- It makes the maximum fine $100 locally in all of the municipalities.
- This new $100 fine is far lower than most are currently set at. If the state does not make municipalities comply with the $100, local ordinances could stay substantially higher.
- If a medical marijuana law is established that does not allow smoking products, this might be important to protect patients in that program.
- It still allows District Attorney discretion to decline or try the case under the municipalities’ ordinance when under 10 grams.
- It still allows municipalities to choose their own fines for amounts over 10 grams.
- Municipalities can make this new state fine or other cannabis laws the lowest priority for Law Enforcement.
- This may make more receptive municipalities move even further towards legalization.
- There are 595 municipalities in Wisconsin, about a dozen municipalities currently have fines less than $100:
This list may not be exhaustive because there is no definitive source to search and compare municipal codes, but from searching codes, news articles, and other coverage/discussion, here is what I have found. The following Wisconsin municipalities have ordinances with penalties, at least for the first offense, of less than $100 or with penalties with a range that includes values below $100:
• Appleton: $50-$150 (Appleton Resolution #15-R-20)
• Eau Claire: $1 (Eau Claire Ordinances § 1.24.030 Cn. 1.)
• Green Bay: $1-$1,1000 (Green Bay Ordinances § 27.902 (2))
• Kenosha: $10-$750, plus costs of prosecution (Kenosha Ordinances § 11.146)
• La Crosse: $1 (La Crosse Ordinances §§ 32-163 (A); 32-1 (c))
• Madison: $1 (Madison Ordinances §§ 23.20 (2); 1.08)
• Milwaukee: $0-$50 (Milwaukee Ordinances § 106-38 3. a-1.)
• Monona: No penalty for possession, use in or on one’s personal residence, or use as lawfully invited by the owner of a residence (Monona Ordinances § 335-11 B.)
• Racine: $75 (Racine Ordinances § 66-261 (b))
• Sturgeon Bay: $0-$100 (Sturgeon Bay Ordinances §§ 10.20; 25.04 (5) (a))
• Waukesha: $50-$500 (Waukesha Ordinances § 11.01 (5); 11.01 (10))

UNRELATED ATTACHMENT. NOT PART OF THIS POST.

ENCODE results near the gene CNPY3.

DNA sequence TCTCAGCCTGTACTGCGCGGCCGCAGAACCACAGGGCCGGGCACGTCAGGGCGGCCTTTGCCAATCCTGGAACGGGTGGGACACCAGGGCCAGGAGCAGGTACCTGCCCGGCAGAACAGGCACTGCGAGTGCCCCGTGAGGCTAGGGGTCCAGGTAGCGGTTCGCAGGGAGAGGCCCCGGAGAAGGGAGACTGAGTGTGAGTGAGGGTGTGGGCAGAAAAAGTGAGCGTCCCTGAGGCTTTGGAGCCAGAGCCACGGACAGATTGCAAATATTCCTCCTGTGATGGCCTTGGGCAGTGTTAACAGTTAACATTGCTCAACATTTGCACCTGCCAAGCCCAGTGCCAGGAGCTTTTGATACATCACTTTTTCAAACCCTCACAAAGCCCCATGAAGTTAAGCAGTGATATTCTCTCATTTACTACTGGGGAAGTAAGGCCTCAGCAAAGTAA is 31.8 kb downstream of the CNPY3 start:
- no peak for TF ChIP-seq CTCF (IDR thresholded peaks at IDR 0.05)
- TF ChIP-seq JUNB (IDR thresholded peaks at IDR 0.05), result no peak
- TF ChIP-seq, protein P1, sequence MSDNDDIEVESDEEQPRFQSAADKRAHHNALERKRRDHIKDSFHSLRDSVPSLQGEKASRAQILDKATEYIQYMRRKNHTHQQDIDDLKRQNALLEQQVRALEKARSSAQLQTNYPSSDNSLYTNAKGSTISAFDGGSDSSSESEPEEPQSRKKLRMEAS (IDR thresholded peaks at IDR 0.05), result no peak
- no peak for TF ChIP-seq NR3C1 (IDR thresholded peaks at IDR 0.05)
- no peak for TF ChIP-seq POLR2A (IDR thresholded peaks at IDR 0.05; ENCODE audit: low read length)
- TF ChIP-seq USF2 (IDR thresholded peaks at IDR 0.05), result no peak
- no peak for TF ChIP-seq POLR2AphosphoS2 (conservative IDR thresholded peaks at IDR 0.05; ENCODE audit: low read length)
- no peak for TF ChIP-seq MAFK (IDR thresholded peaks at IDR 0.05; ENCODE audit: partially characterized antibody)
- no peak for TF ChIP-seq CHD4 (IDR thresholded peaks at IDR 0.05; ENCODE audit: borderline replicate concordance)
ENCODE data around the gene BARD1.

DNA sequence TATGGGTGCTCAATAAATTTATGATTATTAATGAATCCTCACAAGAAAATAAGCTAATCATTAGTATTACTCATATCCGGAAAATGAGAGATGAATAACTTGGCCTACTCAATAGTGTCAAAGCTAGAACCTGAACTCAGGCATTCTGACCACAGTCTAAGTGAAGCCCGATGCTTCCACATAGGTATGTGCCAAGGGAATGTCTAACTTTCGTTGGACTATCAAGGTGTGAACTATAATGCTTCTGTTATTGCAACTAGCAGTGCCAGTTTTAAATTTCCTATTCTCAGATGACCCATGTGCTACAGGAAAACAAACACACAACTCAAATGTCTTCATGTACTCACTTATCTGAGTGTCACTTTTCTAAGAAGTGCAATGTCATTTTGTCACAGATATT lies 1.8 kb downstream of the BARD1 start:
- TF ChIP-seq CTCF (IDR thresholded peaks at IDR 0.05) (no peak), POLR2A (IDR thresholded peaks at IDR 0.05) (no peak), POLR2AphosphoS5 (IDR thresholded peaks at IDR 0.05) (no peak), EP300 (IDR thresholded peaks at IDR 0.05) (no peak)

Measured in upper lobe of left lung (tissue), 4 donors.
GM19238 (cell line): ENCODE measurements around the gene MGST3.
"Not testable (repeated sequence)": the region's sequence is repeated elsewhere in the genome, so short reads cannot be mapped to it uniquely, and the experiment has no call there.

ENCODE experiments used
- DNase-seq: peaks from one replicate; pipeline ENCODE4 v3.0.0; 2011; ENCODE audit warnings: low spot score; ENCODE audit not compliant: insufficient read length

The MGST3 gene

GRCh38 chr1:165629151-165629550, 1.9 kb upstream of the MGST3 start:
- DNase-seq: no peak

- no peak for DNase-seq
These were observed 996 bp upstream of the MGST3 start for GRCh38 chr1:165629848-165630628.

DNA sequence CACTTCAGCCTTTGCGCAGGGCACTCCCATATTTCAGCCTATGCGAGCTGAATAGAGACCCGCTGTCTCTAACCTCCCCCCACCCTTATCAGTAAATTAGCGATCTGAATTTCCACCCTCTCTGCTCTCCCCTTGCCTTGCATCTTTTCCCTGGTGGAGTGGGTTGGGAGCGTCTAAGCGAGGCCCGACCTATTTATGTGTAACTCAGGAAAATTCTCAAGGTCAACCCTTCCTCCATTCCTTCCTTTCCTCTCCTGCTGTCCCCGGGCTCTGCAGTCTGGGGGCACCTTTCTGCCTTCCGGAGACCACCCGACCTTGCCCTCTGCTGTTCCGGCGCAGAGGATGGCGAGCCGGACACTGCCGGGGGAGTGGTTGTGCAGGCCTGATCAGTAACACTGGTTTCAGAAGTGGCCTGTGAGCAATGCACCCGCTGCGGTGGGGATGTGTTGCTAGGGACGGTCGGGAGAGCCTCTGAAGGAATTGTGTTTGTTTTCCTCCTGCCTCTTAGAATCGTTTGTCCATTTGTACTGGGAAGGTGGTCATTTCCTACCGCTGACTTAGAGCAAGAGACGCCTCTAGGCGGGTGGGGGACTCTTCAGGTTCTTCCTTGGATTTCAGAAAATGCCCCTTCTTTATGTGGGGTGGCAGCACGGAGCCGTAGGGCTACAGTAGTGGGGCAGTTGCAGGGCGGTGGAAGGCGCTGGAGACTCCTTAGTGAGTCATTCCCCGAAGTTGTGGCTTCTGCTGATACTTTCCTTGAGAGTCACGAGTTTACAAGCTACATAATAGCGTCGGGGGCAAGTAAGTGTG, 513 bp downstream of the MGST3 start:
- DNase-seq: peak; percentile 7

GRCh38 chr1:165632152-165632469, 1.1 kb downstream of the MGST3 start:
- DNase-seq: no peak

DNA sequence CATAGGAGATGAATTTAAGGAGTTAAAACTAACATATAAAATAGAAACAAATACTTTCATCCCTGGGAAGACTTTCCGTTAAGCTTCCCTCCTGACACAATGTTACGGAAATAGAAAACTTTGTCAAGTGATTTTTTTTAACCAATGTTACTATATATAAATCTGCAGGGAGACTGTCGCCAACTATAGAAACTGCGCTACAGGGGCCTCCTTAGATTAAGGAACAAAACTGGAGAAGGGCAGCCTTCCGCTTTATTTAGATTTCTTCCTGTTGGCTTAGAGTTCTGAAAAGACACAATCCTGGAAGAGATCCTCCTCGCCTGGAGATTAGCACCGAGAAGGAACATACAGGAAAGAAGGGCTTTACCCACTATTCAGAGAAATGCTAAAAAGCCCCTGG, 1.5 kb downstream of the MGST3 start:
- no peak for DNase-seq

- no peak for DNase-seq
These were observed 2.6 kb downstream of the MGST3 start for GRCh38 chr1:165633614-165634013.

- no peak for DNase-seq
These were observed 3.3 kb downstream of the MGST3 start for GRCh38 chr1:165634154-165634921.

• Wausau: $50-$500 (Wausau Ordinances §§ 9.04.037; 9.04.038)
Milwaukee County is also considering a proposal to drop its marijuana penalties to $1; see “Milwaukee County supervisors explore dropping fine for marijuana possession to $1 maximum” (Milwaukee Journal Sentinel).
Several other counties have adopted similar measures:
• Manitowoc County: $50-$500 (Manitowoc County Ordinances § 6.255)
• Oconto County: $1-$1,000 (Oconto County Ordinances § 19.050 (e) (2))
• Rock County: $1 (Rock County Resolution no. 20-9A-067)
In addition to fines, those who violate local marijuana ordinances also pay associated court costs, which can increase the penalty significantly; Eau Claire’s $1 fine becomes $148 when court costs are included, and a $200 maximum fine in West Allis becomes $1,321. This bill would decrease both the social and monetary burden on those who receive tickets for marijuana in almost every municipality.
This may not be the exact bill that we would have hoped for if we were writing it ourselves. However this is a great first step in the right direction, and would bring relief to a lot of people who get caught up in the system. We appreciate all of the legislators who support this bill.
For these reasons and more, Northern Wisconsin NORML and Southeastern Wisconsin NORML have joined together to voice our support for LRB-0435.
Please contact your elected representatives today and ask them co-sponsor LRB-0435.
Find your legislators here: https://legis.wisconsin.gov/